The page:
Platform, framework, productΒΆ

Tags: plone

I thought about writing a blog entry about the terms platform, framework and product. I smelled a difference between platform and framework. Just then Paul Everitt wrote about it :-) And he basically used platform and framework interchangeably.

They still don't sound the same.

  • A product is something tangible. You download firefox-the-browser and   run it. You buy Omnigroup's Omni   outliner and run it.
  • A framework is something that doesn't run out of the box. A set of   tools, a set of conventions, loads of parts, some glue. Do an "svn up" of   zope.* and you get a heaping load of stuff, but you won't install it on   your granddad's computer.
  • A platform is something you can build upon. That you can   tweak. Examples? Read on for my main point:

Isn't a platform something orthagonal to the product/framework distinction? I'd call the zope.* framework a platform that you can build on. And I'd call the omni outliner product a platform as Ethan Schoonhover build an entirely different application (kgtd ) on top of that with the build-in applescript possibilities.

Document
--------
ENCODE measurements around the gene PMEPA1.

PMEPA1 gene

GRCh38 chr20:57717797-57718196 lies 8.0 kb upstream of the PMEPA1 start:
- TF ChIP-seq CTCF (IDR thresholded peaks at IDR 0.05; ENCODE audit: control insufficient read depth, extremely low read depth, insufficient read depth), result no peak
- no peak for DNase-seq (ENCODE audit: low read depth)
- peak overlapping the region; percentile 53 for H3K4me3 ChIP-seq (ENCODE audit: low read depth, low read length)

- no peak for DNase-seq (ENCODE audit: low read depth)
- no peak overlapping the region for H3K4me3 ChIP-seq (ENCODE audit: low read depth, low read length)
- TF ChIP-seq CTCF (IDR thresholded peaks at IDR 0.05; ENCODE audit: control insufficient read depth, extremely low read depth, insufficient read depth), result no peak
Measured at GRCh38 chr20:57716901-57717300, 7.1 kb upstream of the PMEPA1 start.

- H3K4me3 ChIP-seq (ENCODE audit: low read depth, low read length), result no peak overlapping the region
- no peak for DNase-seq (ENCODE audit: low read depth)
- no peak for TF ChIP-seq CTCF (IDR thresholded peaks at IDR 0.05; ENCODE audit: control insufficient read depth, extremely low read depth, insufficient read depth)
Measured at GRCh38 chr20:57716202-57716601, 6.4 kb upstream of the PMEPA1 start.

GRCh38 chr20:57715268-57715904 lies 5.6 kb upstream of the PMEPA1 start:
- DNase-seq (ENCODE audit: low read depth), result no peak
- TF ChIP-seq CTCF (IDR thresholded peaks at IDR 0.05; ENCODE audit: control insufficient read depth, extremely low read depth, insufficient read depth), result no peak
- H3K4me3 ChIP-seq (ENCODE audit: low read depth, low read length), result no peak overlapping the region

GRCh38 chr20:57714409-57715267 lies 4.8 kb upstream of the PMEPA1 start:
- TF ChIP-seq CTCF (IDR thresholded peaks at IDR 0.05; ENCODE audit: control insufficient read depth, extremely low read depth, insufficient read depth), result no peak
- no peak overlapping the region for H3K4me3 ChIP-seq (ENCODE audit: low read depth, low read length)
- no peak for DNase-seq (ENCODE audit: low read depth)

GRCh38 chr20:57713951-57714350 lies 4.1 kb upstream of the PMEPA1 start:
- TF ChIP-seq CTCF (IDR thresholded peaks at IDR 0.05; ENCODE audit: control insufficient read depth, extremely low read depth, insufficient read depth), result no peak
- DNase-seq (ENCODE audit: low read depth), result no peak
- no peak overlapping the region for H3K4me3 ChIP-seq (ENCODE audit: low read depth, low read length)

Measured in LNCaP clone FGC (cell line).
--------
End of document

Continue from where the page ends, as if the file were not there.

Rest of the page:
• You can build on plone and you can tweak it. Does that mean that   plone-the-product should be a framework instead? Does that mean it needs to   be disassembled and scattered to the four winds? Taken apart just for   valuable parts? No. It is a strength to have a nicely packaged windows   product-like installer.
  • Plone 3.0 was programmed cleanly using all zope3's component architecture's   possibilities. That means loads of little bits and pieces (plone.*) that   are useful in zope3's framework. That plone wants to be a nicely packaged   product doesn't mean that we should do it all in one monolithic whole. We're   allowed to use a perfect framework if we can, right?

In summary: Plone is a product. Plone is a platform. It is not a framework. It uses the zope3 framework and is gladly splitting up a lot behind-the-scenes stuff into framework-friendly modules. It is a platform that you can build on that's already useful out-of-the-box.


(Old imported comments)
"framework.." by on 2008-02-06 22:09:03
My understanding is this:

- a framework is something that calls your code

- a library is something that your code calls

- a platform is either a collection of libraries,
  a collection of frameworks, or some combination
  of the two

- an application is what the end user sees,
  and is independent of what it's build on

So I think that's consistent with what you're saying. logo

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My name is Reinout van Rees and I work a lot with Python (programming language) and Django (website framework). I live in The Netherlands and I'm happily married to Annie van Rees-Kooiman.

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